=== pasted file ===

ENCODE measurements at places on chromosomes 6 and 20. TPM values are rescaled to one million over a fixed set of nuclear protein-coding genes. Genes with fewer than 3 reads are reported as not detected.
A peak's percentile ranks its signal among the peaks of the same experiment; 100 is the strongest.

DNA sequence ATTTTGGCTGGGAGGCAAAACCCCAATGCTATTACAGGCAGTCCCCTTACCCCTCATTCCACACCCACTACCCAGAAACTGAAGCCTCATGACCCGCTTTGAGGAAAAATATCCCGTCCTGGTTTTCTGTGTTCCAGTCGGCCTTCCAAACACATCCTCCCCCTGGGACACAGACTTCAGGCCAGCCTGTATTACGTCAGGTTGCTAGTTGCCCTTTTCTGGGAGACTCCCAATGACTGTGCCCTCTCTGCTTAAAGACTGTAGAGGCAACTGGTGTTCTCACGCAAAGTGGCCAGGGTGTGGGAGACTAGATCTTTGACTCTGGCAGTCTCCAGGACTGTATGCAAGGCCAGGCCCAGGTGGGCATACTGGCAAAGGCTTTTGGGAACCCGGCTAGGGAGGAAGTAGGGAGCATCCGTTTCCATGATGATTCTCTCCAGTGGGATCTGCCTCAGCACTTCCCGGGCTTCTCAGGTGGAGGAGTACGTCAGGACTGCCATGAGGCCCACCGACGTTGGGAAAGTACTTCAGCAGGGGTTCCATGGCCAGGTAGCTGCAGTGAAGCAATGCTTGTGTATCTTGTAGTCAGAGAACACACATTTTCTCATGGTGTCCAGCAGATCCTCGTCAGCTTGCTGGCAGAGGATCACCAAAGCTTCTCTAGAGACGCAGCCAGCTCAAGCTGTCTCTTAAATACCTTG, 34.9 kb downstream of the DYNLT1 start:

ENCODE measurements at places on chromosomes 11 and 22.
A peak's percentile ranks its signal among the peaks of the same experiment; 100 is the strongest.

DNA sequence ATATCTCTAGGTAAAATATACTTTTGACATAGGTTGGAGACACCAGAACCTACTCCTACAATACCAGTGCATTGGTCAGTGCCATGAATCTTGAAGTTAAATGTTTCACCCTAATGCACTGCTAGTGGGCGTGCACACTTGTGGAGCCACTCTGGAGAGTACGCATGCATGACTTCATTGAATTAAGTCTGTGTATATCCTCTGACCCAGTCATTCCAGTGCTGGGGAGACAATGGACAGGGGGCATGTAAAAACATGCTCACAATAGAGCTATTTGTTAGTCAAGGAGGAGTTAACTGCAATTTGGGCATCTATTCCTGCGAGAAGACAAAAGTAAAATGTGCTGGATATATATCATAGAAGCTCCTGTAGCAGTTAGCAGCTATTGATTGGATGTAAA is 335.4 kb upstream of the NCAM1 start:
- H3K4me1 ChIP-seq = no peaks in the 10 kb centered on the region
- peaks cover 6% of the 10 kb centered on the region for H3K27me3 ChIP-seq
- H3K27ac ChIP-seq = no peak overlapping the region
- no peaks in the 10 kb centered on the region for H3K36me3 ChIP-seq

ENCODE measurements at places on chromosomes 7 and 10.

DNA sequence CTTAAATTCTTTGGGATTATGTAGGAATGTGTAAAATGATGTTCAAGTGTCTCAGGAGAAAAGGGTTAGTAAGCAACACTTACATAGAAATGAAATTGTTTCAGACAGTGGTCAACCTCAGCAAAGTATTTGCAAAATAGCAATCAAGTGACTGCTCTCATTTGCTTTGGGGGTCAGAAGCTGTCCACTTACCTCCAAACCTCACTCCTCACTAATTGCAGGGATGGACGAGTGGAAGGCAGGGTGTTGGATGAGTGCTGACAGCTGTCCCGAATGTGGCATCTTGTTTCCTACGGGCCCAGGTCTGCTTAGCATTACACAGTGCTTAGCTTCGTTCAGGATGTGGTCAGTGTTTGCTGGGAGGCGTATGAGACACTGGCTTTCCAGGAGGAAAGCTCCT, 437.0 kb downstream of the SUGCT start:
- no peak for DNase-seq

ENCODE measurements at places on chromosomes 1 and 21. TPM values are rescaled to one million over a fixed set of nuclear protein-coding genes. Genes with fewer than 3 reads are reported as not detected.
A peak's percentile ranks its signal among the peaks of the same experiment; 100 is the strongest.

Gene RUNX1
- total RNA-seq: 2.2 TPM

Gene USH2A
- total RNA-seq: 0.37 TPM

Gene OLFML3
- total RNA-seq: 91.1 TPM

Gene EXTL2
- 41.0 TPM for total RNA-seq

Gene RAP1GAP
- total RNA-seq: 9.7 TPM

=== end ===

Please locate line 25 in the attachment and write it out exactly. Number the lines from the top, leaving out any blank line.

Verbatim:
- total RNA-seq: 9.7 TPM